TANSMAN Music for Violin and Piano

Author: 
David Patrick Stearns
8 573127. TANSMAN Music for Violin and PianoTANSMAN Music for Violin and Piano

TANSMAN Music for Violin and Piano

  • Romance
  • Sonata for Violin and Piano No 2
  • Sonata quasi una fantasia
  • Sonatine
  • Sonatine No 2
  • Fantasie

Putting one’s finger on the personality of Alexandre Tansman (1897-1986) can be bewildering and defeating. His core sensibility is elusive, his influences diverse and always shifting throughout his long creative life. So amid the many Tansman orchestral recordings of recent years, this chronologically wide-ranging disc of violin-and-piano works – starting in 1917 with music written before his fateful departure from his native Poland to Paris, and ending in 1963, still more than 20 years before his death – charts his progression in a consistent medium without requiring one to digest the massive sonorities that he sometimes favoured in larger-scale works.

Once past the earlier, parlour-ish works, which have a certain prettiness Tansman hung on to in various guises, the last four pieces on the disc are consistent indeed, not quite following similar templates but definitely returning to the similar modes of expression that were characteristic of French music of his time, namely Stravinsky’s neo-classicism, Poulenc’s cabaret rowdiness and Honegger’s musically mechanised portrayal of the machine age. Time and again, Tansman loves to put violin and piano in related but separate simultaneous universes, alternately battling each other from a distance and trying to bridge their gaps. These influences seem to synthesise more in the later sonatas, not unlike Martin≤, but the bigger point of Tansman’s musical progression is how each succeeding sonata becomes more concentrated and precise in what it wants to say. Why the 1941 Sonatina No 2 and the 1952 Fantaisie don’t turn up regularly on recital programmes is beyond me.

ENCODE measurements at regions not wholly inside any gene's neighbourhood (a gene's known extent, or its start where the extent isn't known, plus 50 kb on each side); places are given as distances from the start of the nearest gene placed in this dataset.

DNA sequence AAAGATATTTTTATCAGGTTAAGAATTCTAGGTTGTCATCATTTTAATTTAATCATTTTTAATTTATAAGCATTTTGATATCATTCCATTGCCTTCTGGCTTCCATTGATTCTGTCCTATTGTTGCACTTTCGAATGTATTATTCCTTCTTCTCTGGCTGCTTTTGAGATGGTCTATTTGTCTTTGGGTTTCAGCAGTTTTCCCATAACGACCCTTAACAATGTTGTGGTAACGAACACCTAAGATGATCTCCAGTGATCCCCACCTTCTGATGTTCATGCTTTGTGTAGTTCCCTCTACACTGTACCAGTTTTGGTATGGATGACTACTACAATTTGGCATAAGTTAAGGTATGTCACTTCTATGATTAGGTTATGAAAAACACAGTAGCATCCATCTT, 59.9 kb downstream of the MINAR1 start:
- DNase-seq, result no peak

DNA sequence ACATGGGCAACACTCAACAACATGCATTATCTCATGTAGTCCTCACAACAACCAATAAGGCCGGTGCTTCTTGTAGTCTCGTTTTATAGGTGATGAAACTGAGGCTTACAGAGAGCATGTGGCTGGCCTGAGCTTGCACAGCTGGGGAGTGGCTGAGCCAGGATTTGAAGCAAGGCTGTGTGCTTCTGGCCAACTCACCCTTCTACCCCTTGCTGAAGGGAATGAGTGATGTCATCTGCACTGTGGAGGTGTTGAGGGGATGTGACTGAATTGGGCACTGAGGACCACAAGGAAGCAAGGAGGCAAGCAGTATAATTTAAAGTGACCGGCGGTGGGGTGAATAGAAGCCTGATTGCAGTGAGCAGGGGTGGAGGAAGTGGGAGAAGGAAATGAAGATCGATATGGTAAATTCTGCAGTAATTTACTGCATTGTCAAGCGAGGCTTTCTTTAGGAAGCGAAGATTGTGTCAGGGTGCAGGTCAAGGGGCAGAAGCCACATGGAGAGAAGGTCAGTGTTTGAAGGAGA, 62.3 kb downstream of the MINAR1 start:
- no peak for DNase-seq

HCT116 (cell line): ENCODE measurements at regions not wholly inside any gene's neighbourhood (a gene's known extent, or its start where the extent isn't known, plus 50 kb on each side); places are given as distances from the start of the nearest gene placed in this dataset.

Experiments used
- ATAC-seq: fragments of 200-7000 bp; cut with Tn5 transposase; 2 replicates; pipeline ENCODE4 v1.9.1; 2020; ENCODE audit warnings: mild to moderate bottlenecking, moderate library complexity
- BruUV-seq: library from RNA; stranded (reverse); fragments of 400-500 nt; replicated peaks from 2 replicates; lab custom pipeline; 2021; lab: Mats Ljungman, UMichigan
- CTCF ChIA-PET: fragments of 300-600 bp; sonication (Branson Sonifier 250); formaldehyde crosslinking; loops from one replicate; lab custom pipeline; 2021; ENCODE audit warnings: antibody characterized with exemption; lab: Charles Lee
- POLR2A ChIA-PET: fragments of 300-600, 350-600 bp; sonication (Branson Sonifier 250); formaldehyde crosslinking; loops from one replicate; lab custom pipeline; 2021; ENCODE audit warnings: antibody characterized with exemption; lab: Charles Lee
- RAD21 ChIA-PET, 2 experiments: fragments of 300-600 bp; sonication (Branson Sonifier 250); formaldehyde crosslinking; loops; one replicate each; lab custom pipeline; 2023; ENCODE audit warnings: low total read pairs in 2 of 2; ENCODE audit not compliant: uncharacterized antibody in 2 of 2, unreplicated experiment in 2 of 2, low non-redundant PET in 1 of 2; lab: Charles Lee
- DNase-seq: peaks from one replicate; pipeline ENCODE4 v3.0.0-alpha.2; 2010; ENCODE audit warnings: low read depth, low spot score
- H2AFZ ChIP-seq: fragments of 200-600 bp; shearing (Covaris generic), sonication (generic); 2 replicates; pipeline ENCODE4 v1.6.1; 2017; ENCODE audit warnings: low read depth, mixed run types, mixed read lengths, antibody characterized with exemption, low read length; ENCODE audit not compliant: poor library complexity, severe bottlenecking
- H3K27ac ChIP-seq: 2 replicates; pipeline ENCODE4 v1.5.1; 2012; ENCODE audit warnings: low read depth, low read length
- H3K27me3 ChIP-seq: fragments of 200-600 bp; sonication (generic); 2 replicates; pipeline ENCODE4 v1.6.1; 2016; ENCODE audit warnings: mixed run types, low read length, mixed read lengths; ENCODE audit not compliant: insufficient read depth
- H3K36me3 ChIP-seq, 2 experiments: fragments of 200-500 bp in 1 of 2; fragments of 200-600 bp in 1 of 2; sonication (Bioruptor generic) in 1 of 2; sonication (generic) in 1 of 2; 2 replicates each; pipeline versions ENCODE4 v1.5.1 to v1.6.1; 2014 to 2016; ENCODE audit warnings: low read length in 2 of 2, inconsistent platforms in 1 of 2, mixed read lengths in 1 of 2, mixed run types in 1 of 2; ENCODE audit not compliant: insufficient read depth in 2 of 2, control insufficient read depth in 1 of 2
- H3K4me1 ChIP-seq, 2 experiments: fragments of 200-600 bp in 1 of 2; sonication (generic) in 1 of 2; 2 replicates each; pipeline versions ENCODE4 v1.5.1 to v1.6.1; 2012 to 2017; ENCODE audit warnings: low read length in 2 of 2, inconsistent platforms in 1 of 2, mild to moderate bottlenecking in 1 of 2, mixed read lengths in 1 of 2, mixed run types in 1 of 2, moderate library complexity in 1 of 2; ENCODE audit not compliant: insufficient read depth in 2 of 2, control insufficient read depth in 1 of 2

The performances here could hardly be better studied or more charismatic. Klaidi Sahatçi is the Zurich Tonhalle Orchestra’s concertmaster and plays a fine-sounding Strad. Giorgio Koukl is old enough to have studied with many important figures from Tansman’s time, such as Jacques Février, and knows to fuel this music with a kind of headlong momentum. No false sense of contemplation here. It’s possible that minute study of Tansman may reveal more depths but this disc exists for more scintillating purposes.

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